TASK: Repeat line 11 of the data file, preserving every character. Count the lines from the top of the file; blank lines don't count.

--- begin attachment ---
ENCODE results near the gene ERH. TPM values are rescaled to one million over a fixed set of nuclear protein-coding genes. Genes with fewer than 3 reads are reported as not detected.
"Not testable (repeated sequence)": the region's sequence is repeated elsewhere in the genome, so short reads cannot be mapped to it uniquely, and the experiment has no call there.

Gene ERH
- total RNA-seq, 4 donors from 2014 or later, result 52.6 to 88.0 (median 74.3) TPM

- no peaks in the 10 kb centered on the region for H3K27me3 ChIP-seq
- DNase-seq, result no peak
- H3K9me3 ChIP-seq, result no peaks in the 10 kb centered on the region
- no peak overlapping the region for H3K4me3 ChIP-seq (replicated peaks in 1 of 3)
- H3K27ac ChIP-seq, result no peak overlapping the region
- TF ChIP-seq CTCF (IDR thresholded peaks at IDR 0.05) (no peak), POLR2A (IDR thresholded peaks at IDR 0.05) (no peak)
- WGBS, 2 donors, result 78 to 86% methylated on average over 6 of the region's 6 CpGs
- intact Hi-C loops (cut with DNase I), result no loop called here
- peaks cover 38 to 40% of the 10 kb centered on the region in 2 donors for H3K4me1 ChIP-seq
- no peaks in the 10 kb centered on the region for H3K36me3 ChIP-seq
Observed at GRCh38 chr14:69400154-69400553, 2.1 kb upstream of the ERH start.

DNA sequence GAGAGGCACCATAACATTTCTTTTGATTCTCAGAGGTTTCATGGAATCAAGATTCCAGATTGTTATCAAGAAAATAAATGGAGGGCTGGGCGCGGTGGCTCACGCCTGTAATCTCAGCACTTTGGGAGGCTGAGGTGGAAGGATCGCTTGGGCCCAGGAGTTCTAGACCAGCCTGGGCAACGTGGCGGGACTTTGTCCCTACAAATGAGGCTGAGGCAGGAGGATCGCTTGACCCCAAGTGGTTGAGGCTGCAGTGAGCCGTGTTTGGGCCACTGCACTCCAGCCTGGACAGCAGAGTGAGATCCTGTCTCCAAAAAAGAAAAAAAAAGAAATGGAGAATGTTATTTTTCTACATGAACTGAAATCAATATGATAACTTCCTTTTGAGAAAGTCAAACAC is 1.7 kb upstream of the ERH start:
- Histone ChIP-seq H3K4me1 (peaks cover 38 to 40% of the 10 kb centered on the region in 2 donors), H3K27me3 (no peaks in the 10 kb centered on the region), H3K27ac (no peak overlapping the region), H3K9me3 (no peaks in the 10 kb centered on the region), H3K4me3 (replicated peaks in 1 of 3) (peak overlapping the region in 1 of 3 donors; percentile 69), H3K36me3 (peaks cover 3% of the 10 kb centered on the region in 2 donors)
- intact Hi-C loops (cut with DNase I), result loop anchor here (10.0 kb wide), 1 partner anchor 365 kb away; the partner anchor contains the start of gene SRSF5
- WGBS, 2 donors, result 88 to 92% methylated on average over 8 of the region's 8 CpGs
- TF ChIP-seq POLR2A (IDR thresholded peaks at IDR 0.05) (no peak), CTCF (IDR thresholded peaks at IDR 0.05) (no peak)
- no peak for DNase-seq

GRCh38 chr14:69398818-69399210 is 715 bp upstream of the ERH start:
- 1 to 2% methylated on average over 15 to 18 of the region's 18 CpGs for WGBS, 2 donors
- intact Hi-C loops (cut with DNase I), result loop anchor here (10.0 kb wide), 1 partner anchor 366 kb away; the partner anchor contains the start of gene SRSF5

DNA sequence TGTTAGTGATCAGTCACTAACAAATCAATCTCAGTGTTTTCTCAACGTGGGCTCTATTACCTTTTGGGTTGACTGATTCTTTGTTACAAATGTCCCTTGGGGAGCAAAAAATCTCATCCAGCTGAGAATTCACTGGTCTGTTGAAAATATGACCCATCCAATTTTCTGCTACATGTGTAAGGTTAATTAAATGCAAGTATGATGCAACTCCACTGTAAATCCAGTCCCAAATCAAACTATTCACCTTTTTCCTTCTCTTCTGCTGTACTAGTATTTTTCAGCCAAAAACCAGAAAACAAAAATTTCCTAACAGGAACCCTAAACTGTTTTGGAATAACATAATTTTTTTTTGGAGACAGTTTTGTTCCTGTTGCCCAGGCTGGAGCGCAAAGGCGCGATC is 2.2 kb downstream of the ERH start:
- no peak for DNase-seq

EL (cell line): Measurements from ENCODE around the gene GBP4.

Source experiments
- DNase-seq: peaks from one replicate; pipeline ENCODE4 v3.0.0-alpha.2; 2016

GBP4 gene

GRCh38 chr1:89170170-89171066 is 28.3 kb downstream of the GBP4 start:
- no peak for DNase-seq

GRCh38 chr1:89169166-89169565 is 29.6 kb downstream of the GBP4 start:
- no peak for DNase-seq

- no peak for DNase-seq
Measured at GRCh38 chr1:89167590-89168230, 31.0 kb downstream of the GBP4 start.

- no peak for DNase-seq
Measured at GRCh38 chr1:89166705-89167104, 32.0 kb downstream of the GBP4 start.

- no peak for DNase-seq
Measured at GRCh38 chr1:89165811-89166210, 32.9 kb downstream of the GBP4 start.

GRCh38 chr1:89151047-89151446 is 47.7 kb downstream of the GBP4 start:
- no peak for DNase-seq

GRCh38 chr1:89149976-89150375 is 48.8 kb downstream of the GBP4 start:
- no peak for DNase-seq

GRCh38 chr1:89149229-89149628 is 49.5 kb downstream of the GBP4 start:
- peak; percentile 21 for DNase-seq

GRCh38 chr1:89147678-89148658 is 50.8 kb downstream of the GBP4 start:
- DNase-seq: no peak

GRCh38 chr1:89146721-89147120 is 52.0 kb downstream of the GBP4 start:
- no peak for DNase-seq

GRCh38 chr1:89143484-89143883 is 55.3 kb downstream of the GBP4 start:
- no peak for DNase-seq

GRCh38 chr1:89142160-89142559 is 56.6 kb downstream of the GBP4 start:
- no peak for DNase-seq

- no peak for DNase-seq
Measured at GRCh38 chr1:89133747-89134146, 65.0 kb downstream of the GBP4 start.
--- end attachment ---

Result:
- WGBS, 2 donors, result 78 to 86% methylated on average over 6 of the region's 6 CpGs